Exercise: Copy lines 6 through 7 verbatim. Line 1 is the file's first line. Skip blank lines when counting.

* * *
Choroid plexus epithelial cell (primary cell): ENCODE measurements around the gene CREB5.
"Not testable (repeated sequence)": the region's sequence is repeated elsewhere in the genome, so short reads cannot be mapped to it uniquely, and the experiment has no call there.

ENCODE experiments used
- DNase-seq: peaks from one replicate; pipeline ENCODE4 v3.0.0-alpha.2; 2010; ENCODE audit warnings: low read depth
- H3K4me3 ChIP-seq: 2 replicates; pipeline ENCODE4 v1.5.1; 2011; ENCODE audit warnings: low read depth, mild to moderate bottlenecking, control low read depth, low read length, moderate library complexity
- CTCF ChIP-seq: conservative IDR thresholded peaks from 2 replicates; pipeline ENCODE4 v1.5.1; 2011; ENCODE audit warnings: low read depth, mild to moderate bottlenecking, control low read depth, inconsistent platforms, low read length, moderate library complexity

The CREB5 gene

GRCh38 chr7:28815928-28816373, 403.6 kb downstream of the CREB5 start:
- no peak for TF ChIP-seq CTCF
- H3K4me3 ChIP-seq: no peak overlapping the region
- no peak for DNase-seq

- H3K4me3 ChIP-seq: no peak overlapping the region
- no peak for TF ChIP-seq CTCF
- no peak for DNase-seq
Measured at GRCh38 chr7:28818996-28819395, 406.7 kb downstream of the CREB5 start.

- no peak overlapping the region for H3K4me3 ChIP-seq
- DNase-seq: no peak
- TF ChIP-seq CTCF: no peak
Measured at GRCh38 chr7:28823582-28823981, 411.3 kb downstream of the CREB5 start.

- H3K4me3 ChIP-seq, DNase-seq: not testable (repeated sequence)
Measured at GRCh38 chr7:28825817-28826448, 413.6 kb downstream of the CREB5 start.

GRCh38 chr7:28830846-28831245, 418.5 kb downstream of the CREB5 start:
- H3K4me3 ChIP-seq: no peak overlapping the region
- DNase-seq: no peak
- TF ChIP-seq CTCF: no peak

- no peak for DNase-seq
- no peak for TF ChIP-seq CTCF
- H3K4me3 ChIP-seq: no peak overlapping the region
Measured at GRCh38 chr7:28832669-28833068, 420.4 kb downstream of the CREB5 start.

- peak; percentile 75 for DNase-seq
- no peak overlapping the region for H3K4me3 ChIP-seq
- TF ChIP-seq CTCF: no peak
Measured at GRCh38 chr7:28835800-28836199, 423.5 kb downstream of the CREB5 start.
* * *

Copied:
- CTCF ChIP-seq: conservative IDR thresholded peaks from 2 replicates; pipeline ENCODE4 v1.5.1; 2011; ENCODE audit warnings: low read depth, mild to moderate bottlenecking, control low read depth, inconsistent platforms, low read length, moderate library complexity

The CREB5 gene